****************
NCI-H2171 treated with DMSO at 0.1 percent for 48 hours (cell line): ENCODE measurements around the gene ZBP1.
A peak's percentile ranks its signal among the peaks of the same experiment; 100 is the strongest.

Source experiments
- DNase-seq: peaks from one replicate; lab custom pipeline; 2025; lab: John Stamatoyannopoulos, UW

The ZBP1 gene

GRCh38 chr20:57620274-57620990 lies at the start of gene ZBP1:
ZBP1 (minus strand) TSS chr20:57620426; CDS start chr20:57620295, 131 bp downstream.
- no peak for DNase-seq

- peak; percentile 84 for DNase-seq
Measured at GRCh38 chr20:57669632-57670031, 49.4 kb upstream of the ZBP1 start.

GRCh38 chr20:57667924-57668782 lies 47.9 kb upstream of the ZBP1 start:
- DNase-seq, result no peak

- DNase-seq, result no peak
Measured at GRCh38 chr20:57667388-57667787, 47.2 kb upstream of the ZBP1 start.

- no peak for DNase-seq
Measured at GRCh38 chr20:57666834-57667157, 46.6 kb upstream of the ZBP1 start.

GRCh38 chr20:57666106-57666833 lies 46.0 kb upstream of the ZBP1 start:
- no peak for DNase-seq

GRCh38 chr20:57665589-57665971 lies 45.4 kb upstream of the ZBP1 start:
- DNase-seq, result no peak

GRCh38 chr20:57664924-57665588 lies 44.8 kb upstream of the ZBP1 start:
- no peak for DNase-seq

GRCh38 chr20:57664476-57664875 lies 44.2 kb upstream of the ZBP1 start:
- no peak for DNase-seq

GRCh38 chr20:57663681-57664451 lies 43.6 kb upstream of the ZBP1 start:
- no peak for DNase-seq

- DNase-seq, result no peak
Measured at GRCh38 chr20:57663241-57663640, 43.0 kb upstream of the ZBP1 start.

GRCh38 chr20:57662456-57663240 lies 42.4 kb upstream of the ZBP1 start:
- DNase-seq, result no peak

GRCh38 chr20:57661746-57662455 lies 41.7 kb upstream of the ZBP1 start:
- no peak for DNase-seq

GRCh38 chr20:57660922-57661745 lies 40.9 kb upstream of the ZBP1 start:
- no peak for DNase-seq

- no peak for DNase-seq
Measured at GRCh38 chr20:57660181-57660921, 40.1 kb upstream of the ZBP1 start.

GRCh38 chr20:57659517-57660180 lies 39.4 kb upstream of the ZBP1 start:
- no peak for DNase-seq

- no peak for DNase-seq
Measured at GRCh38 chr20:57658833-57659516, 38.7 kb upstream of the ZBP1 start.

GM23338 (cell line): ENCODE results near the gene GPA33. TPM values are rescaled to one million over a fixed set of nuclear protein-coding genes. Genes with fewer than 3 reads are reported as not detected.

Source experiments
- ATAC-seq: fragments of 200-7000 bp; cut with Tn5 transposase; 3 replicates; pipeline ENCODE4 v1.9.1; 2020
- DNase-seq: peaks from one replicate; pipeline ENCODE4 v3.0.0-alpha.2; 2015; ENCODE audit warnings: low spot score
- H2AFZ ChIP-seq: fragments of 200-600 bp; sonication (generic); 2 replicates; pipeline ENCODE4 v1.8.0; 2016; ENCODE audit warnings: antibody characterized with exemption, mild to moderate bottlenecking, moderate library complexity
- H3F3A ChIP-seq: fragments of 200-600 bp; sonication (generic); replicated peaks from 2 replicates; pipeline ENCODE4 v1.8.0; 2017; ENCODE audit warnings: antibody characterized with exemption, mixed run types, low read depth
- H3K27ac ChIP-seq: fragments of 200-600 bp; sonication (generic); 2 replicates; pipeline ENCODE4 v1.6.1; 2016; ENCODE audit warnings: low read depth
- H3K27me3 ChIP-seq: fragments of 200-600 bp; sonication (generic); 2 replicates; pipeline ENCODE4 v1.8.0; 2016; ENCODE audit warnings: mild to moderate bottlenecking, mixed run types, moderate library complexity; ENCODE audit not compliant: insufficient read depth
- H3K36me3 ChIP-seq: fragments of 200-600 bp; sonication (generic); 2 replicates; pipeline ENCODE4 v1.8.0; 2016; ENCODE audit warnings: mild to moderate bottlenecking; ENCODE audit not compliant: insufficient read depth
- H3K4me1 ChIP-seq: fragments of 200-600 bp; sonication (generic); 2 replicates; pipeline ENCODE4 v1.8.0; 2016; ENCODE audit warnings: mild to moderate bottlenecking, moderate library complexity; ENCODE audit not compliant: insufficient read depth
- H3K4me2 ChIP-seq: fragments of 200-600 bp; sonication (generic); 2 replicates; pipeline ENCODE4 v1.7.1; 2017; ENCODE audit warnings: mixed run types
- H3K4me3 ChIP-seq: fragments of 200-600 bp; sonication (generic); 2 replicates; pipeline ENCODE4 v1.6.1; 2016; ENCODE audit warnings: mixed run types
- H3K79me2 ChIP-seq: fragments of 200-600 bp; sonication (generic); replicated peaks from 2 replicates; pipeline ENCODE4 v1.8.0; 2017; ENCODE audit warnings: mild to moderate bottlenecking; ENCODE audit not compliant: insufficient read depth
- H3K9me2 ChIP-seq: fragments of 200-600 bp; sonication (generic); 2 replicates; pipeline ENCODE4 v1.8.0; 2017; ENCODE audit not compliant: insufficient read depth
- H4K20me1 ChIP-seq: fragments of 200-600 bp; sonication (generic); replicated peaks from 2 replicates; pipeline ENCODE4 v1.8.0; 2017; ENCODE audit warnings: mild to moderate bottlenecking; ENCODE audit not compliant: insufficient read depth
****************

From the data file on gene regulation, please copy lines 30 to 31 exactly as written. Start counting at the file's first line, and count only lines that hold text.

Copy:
- DNase-seq, result no peak

GRCh38 chr20:57661746-57662455 lies 41.7 kb upstream of the ZBP1 start: